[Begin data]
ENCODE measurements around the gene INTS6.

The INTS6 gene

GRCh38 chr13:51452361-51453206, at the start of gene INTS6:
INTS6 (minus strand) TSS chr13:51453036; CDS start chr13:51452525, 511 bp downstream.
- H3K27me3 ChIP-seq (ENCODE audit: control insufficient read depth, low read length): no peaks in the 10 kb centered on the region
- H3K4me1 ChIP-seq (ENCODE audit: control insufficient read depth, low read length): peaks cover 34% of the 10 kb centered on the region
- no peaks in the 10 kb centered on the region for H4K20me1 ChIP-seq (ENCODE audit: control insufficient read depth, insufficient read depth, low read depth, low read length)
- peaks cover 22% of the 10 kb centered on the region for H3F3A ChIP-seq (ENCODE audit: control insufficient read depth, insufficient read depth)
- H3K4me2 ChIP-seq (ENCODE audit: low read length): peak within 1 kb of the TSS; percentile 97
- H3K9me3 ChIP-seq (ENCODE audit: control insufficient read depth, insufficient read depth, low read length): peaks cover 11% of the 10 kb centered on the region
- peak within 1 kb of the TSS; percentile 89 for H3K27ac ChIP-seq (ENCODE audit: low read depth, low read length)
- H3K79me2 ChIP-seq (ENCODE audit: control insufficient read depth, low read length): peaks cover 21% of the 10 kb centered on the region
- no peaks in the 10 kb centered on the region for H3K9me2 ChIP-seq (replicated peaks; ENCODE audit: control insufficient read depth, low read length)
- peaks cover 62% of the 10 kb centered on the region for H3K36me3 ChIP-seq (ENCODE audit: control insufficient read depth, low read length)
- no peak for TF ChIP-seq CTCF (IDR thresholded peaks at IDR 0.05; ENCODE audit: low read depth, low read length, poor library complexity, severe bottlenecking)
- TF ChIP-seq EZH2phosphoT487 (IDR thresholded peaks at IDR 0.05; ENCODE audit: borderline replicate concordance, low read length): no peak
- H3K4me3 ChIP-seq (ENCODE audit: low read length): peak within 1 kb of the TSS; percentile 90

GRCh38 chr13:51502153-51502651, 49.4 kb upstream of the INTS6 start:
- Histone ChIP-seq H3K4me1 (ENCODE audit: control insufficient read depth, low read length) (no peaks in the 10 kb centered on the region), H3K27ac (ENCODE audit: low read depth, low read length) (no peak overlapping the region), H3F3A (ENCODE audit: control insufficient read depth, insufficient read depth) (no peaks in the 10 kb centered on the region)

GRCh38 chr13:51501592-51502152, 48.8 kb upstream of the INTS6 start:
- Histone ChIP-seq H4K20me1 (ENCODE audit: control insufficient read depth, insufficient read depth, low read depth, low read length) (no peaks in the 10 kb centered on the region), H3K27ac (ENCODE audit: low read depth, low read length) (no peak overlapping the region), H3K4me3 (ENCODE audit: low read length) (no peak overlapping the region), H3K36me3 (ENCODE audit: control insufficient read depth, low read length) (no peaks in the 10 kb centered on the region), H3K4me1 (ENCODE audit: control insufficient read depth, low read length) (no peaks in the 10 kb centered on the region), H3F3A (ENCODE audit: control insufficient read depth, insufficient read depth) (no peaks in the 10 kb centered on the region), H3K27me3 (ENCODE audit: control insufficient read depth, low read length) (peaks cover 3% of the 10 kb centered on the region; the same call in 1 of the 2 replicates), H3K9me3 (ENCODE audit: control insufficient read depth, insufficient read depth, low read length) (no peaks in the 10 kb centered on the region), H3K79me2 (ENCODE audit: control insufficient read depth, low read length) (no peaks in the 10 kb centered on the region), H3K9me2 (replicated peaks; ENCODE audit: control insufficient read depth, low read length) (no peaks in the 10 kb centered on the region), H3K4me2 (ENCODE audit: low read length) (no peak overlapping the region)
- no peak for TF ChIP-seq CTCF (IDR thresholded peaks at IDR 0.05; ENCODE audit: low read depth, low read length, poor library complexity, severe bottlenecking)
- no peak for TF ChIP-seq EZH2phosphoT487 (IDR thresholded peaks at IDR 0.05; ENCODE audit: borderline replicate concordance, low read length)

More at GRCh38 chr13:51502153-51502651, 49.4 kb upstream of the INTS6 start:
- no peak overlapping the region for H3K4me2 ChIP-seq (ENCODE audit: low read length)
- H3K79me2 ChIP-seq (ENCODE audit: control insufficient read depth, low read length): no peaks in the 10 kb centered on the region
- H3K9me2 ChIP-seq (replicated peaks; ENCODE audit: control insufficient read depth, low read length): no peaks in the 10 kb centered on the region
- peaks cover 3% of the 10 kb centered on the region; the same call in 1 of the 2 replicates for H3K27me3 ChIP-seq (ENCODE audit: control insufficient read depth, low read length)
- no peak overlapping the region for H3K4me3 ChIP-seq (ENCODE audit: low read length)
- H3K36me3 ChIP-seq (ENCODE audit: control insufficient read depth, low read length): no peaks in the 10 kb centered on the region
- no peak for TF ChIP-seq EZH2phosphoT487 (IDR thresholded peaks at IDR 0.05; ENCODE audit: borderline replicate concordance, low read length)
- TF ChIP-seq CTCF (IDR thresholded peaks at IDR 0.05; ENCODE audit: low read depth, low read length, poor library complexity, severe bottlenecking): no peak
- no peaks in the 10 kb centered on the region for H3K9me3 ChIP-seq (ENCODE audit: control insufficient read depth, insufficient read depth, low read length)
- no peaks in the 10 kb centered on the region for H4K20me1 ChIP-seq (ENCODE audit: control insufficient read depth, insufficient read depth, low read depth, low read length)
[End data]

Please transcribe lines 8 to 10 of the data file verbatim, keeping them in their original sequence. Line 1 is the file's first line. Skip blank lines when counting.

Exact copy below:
- peaks cover 22% of the 10 kb centered on the region for H3F3A ChIP-seq (ENCODE audit: control insufficient read depth, insufficient read depth)
- H3K4me2 ChIP-seq (ENCODE audit: low read length): peak within 1 kb of the TSS; percentile 97
- H3K9me3 ChIP-seq (ENCODE audit: control insufficient read depth, insufficient read depth, low read length): peaks cover 11% of the 10 kb centered on the region